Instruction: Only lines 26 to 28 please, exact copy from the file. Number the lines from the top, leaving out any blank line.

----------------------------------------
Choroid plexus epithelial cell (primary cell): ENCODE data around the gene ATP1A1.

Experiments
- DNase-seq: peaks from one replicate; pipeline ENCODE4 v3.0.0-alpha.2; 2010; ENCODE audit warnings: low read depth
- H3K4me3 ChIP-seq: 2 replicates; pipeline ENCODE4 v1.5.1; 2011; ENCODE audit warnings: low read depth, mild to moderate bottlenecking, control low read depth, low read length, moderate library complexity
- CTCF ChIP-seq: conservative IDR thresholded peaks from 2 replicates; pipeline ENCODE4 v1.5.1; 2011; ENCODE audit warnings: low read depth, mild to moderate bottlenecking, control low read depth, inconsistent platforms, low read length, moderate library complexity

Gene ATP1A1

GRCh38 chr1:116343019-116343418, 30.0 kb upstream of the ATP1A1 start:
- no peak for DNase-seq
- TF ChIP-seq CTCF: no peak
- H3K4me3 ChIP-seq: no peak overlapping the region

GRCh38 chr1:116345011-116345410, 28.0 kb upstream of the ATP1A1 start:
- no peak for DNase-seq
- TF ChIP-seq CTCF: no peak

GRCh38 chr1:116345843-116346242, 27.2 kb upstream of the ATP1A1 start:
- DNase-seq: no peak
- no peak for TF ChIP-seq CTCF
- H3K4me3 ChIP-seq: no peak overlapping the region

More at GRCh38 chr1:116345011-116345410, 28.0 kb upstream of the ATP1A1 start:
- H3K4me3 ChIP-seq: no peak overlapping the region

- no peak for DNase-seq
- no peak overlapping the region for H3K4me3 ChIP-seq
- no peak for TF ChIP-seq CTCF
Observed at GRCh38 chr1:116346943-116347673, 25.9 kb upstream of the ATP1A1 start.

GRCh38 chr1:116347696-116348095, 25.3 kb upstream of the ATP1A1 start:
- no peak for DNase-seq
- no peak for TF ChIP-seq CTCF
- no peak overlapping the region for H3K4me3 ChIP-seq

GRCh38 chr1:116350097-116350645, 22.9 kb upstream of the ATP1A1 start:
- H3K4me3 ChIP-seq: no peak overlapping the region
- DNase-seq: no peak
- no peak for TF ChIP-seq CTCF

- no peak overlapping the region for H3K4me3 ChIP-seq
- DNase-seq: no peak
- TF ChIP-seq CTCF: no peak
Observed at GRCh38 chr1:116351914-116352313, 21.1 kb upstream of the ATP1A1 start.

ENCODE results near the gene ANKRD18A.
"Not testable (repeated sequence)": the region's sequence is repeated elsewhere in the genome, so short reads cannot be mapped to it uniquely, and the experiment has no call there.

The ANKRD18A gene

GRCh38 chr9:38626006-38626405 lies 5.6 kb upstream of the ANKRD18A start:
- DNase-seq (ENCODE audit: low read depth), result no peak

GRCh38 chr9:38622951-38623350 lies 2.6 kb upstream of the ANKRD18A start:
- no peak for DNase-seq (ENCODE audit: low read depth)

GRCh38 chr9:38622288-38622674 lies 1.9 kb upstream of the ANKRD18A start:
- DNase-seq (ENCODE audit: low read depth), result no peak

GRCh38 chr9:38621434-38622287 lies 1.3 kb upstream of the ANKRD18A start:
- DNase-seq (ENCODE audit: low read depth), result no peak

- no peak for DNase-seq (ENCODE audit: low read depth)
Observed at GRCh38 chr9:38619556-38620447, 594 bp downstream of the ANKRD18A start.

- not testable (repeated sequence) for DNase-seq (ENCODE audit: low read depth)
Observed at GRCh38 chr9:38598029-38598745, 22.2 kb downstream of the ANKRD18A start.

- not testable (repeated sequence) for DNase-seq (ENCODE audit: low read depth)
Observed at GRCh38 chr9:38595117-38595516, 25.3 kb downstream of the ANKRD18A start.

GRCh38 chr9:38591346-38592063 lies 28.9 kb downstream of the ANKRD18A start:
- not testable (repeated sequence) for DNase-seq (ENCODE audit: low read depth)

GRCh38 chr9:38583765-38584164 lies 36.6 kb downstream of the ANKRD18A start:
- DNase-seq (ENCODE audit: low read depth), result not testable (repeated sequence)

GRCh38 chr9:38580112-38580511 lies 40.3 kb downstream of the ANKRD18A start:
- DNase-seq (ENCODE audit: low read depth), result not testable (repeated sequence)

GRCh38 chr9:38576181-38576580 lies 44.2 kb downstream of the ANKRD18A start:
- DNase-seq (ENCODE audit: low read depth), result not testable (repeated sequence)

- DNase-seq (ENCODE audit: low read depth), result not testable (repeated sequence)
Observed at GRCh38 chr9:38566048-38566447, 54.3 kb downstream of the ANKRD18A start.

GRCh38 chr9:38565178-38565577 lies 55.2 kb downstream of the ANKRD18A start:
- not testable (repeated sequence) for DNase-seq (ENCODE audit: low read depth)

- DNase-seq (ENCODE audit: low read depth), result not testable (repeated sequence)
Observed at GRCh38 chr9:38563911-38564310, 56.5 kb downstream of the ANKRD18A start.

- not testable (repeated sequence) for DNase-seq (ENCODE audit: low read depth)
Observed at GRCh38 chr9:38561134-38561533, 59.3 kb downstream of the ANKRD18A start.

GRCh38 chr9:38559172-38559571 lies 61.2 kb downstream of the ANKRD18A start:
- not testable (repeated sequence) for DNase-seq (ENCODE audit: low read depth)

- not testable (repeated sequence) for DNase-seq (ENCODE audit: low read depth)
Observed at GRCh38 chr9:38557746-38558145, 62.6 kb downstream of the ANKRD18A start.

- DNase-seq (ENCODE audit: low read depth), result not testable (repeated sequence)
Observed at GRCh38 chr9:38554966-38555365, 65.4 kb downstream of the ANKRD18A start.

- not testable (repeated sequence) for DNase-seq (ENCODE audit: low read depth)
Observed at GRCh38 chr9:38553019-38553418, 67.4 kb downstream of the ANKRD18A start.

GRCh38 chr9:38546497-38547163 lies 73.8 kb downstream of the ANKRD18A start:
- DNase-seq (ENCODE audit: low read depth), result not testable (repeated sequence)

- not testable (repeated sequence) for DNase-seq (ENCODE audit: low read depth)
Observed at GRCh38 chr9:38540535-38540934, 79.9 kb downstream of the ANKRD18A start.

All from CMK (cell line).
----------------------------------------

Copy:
- no peak for TF ChIP-seq CTCF
- no peak overlapping the region for H3K4me3 ChIP-seq

GRCh38 chr1:116350097-116350645, 22.9 kb upstream of the ATP1A1 start: